Finally, the third and unofficial method of handicapping. This is known as the ‘Self Handicapping’ method and it takes many forms. It may simply be the skipper with the hangover who arrives at the boat without the spinnaker, or the disorganised skipper who fails to arrange crew. But the most accomplished self-handicappers always belong to the boats that provide the most entertainment on the water. The boat that didn’t check what time their division started without them. The boat that read the course instructions incorrectly or not at all. The boat that is sure they can carry the number 1 spinnaker on a tight reach when it’s gusting 25–30. Self-handicapping achievements are endless and best of all they perfectly identify the bloke who ruined your race.
Most of us race under the Empirical Handicaps applied by the club running the event. The big question is, how do they arrive at the correction factor (handicap) applied to you and your boat? This is a big question that is asked often and bluntly, as described earlier.
Well, most clubs have a handicap committee who oversee and review the calculation of the handicaps and the boats entered. The actual calculation is nearly always done by computer and a good handicap committee’s role is to manage how that computer system calculates and applies the correction factor.
There are various methods of calculating your handicap but basically, these methods start with a ‘theoretical’ elapsed time calculated as a percentage of the elapsed times of all the boats in your division for your last race. This may be 50% of the fleet or it may be something else, depending on the objectives of the club. Then a ‘new’ handicap is calculated for each boat that that would have finished it at that ‘theoretical’ elapsed time. From this point on the art of handicapping begins.
It may be that the handicappers want rapid change between races. This might be typical in the early part of a series. So then the handicappers could apply a race-by-race method where the new handicap was calculated as described, but then a weighting of say 75% is given to your new handicap and 25% to your last race’s handicap. You can see that your handicap could move significantly if you were first by a country mile or DFL by 2 hours….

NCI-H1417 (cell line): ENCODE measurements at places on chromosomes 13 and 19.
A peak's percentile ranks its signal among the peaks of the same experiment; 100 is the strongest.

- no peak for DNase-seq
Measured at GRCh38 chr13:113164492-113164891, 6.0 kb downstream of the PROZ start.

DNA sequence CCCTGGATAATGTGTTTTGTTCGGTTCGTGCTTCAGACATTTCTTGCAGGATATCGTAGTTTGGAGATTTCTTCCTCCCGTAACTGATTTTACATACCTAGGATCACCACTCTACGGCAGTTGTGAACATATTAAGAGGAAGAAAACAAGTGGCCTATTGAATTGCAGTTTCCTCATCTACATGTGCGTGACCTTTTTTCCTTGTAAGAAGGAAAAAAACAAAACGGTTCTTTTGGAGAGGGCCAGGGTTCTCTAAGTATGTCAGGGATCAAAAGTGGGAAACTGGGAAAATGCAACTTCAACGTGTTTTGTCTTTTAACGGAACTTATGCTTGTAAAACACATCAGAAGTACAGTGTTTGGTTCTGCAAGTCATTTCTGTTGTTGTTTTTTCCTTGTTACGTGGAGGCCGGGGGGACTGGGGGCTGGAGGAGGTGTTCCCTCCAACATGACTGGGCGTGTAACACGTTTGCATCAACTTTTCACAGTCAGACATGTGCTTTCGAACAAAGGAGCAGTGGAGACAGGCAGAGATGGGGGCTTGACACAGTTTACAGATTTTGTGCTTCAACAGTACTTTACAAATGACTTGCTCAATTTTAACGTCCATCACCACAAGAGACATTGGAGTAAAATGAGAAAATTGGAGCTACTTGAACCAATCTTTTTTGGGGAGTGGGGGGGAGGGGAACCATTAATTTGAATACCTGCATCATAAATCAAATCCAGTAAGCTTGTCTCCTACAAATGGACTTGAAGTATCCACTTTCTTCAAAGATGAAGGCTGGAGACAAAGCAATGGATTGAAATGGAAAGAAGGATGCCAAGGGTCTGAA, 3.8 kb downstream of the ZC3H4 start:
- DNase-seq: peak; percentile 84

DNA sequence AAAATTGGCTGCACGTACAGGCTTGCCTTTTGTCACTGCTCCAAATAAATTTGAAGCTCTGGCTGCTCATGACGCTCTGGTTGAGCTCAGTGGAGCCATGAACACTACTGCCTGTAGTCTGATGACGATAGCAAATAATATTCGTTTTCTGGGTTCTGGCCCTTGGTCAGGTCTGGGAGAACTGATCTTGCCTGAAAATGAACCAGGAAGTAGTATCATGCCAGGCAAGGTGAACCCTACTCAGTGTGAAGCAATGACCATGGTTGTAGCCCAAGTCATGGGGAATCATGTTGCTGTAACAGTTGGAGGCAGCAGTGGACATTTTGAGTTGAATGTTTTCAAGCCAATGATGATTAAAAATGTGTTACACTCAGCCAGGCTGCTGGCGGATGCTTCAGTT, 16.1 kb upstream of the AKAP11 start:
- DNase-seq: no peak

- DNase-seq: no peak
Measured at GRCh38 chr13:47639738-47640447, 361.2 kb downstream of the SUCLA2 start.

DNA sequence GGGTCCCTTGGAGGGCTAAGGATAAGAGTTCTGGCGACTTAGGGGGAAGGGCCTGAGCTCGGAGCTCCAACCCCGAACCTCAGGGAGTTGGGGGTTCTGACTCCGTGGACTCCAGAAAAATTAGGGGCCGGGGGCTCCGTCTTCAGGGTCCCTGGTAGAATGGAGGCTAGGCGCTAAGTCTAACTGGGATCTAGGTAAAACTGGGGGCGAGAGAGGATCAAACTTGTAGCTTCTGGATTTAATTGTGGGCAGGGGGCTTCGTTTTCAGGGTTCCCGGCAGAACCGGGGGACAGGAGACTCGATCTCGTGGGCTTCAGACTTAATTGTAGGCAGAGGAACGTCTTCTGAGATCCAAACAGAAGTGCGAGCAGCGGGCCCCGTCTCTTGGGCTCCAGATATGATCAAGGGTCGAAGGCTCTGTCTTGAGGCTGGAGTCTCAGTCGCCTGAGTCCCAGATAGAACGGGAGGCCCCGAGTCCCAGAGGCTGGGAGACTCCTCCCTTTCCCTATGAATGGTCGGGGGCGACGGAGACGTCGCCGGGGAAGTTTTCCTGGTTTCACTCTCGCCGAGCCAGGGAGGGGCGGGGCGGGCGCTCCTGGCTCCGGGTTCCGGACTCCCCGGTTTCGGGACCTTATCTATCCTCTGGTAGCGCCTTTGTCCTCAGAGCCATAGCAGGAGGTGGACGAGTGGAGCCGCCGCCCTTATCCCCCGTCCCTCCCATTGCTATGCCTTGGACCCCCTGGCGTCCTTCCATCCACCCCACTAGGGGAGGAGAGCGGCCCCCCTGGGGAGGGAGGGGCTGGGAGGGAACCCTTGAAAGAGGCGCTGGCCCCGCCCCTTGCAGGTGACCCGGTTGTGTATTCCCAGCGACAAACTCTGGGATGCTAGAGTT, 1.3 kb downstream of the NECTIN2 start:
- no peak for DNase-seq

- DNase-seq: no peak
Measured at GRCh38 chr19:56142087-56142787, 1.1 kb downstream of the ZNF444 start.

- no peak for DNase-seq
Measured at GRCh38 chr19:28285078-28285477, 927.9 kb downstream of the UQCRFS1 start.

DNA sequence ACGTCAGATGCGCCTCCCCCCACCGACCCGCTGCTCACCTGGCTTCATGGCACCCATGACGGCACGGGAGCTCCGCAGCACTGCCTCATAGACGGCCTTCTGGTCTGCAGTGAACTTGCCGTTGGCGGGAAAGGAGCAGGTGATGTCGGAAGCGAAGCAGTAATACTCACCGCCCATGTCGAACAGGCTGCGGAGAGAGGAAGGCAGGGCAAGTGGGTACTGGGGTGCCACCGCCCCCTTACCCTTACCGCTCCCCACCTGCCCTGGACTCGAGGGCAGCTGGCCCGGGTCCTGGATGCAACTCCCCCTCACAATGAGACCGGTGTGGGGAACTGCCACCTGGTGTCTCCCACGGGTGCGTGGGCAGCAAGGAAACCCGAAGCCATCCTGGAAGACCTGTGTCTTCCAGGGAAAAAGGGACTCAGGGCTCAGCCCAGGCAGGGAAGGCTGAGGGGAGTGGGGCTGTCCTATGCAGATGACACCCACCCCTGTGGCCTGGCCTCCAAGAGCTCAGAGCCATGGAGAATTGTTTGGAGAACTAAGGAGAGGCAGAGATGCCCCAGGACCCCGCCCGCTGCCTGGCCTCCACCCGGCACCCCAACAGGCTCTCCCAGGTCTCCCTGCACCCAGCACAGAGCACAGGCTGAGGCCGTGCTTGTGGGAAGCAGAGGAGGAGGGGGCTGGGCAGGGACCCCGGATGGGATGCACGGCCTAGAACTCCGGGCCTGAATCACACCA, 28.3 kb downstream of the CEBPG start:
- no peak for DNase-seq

As a series develops the handicappers might want to slow the pace of change, quite reasonably thinking that the performances should have settled down by then. So they might use the computer’s method of averaging the handicaps of the last 3 or 4 or 5 races to calculate the new handicap.
Then there are subtleties like clamping the percent of change so that really good or really bad results are excluded. Getting this right as much as possible is where the art comes in.
“Aha” you say, “so it is the bloody handicapper(s) who can ruin my race?” Well, not really. A well organised club will have a written handicap policy setting out the racing goals and the practices to achieve them. This policy is the vital element that gives the handicappers guidelines and checks. Clear objectives that are the agreed policy of the club also minimise the usual complaint that the handicapping is subjective and biased.
Handicapping isn’t perfect, but done well everyone, including the handicapper(s), can enjoy both the racing and the vital discussion over the after race beer about the day’s best self-handicapping achievements.
by Dougall Love
You can review the Handicapping approach and policy in place at Bay of Islands Sailing Week on our Handicapping page.